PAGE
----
Turkey: How To Boost Growth Without Increasing Imbalances

by Isabel Rial, Suchanan Tambunlertchai, and Alexander Tieman

(Version in Türk)

Actual and Current Trend accountTurkey has received well-deserved praise for its growth performance over the last decade. Yet along with this success story has come a steady widening of the current account deficit, projected to come out at 7.4 percent of GDP in 2013. The counterpart of this deficit is a reliance on external financing, much of which is of a short-term nature, highlighting the Turkish economy’s main problem at the moment.

The external deficit presents a speed limit to economic growth
In our recent annual review of Turkey’s economy, regression analysis suggests that, barring a significant change in policies or the economic environment, the level of growth consistent with a stable current account is in the 2¾ - 3½ percent range. In other words, growth above this speed limit would lead to a wider current account deficit. This is why we argue that policies should aim at reducing the external deficit, as otherwise growth of 4 to 5 percent per year is unlikely to be sustainable.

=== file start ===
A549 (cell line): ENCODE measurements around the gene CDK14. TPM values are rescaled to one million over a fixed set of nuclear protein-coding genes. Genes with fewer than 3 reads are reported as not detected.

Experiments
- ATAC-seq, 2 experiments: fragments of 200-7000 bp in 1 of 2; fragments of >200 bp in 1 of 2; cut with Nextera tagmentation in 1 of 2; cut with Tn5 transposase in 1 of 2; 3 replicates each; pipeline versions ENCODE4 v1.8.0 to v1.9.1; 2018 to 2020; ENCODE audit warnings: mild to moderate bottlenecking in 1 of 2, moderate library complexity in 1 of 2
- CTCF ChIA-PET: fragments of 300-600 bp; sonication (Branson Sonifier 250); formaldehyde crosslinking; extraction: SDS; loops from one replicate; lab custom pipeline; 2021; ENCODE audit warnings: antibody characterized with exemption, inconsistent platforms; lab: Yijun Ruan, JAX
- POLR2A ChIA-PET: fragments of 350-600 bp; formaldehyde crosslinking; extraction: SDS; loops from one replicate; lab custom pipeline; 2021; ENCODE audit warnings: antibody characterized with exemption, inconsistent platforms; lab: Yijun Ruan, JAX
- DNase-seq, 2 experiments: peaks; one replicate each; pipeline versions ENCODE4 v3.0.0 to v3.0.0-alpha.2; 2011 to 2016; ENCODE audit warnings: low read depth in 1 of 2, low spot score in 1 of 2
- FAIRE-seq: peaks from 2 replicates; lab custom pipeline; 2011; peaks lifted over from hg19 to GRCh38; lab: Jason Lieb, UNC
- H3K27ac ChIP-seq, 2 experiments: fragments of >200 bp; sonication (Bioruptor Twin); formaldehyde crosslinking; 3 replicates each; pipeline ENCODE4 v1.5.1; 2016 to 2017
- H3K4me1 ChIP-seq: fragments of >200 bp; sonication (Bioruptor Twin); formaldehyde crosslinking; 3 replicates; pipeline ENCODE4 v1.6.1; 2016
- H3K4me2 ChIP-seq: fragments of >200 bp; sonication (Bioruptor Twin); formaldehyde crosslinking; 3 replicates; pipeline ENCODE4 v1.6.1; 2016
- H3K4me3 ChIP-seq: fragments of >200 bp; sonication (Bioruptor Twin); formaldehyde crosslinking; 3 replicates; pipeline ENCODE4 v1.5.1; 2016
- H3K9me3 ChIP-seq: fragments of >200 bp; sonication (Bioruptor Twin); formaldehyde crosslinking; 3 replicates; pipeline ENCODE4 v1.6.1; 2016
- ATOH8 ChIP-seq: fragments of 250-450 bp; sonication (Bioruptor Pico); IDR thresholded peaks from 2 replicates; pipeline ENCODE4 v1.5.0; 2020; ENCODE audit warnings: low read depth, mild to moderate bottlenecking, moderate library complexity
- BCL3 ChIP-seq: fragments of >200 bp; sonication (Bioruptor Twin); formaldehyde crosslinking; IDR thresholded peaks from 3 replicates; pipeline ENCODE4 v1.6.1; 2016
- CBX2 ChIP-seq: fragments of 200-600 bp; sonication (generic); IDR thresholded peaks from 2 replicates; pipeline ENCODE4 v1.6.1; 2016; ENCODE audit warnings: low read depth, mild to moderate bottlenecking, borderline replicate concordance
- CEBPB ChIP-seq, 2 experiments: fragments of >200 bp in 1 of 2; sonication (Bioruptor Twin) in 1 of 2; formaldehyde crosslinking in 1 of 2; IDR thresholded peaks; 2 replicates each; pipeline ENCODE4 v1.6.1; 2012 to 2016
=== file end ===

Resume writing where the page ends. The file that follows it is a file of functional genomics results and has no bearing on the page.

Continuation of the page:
This speed limit can change
Raising domestic savings – both public and private – would lower Turkey’s dependence on external financing and hence its current account deficit. Policies should aim to improve competitiveness further through structural change. At the same time, monetary policy should tackle persistently above-target inflation that chips away at Turkey’s competitiveness through real exchange rate appreciation.

These are reforms that will take considerable time to bear fruit. Meanwhile, it will be important for the government to maintain flexibility in the budget. This will help cushion the volatile economy by enabling officials to adjust spending and taxation to the economic cycle.